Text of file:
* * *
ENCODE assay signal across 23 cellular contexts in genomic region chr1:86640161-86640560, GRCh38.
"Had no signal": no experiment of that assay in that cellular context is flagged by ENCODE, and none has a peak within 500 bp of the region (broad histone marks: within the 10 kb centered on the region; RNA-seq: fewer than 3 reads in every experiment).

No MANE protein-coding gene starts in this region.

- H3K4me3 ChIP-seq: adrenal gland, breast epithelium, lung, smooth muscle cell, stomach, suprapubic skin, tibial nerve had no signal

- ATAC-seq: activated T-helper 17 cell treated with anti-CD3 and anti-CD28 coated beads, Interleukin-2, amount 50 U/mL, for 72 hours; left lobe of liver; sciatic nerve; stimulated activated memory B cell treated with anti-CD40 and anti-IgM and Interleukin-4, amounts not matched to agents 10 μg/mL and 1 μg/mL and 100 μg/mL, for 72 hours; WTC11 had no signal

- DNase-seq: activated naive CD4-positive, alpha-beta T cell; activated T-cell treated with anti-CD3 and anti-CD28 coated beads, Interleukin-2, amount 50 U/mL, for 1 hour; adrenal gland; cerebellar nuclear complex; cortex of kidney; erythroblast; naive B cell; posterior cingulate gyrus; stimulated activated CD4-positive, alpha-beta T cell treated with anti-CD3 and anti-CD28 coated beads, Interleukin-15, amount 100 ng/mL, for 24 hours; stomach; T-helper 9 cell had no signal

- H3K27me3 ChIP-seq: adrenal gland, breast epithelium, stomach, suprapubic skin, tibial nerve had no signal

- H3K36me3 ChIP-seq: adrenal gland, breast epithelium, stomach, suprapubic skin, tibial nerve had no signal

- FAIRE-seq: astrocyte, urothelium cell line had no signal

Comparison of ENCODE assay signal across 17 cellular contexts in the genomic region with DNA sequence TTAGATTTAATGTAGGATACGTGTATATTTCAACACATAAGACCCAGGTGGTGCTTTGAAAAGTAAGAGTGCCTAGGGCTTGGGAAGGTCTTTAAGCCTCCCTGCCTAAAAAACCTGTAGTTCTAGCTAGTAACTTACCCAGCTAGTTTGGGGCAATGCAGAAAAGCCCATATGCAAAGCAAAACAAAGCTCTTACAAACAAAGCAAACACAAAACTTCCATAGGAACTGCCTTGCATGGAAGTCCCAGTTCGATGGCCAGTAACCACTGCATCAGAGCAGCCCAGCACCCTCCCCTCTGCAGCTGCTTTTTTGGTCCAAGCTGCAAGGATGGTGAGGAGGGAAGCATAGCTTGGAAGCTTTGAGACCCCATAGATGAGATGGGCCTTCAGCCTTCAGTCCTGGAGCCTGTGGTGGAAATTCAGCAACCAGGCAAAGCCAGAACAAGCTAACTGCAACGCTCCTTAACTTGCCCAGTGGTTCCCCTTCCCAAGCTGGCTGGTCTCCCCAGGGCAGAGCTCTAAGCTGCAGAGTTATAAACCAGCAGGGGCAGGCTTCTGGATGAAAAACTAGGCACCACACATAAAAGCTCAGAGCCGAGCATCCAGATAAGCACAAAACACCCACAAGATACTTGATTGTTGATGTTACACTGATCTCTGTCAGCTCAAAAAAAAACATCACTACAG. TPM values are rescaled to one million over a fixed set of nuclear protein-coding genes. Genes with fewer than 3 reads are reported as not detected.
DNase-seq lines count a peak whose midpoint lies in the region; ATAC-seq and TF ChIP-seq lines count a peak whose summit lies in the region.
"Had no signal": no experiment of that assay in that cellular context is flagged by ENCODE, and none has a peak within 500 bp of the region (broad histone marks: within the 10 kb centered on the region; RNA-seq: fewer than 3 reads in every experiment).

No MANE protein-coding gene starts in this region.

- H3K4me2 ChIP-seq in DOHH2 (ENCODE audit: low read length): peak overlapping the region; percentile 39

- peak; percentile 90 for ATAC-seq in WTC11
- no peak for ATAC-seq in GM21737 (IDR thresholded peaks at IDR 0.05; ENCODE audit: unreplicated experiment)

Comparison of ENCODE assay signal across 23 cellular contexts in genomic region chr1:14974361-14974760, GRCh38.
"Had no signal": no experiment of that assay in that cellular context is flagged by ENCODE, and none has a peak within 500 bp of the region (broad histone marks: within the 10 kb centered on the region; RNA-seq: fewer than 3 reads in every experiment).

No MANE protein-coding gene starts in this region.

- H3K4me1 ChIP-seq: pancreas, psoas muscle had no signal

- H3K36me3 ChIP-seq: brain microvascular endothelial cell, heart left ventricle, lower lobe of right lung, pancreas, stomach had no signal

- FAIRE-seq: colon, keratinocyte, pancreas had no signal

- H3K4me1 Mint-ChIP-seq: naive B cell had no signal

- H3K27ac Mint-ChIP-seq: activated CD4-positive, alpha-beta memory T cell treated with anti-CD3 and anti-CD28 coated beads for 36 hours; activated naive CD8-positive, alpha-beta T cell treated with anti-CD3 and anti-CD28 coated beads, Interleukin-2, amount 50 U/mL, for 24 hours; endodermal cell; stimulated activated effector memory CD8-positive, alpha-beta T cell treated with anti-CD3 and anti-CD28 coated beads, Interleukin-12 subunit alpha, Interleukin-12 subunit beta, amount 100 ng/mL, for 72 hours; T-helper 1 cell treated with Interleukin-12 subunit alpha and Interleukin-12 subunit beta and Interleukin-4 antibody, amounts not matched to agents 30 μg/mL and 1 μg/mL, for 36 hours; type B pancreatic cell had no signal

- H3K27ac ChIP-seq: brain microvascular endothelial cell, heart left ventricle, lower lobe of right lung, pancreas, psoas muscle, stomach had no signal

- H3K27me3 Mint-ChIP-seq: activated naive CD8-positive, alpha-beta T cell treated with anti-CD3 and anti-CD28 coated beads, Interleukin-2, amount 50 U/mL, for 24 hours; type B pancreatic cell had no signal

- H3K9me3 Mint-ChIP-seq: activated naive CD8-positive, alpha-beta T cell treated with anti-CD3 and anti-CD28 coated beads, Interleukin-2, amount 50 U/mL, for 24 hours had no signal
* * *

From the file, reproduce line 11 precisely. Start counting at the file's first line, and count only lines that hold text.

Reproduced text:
DNase-seq lines count a peak whose midpoint lies in the region; ATAC-seq and TF ChIP-seq lines count a peak whose summit lies in the region.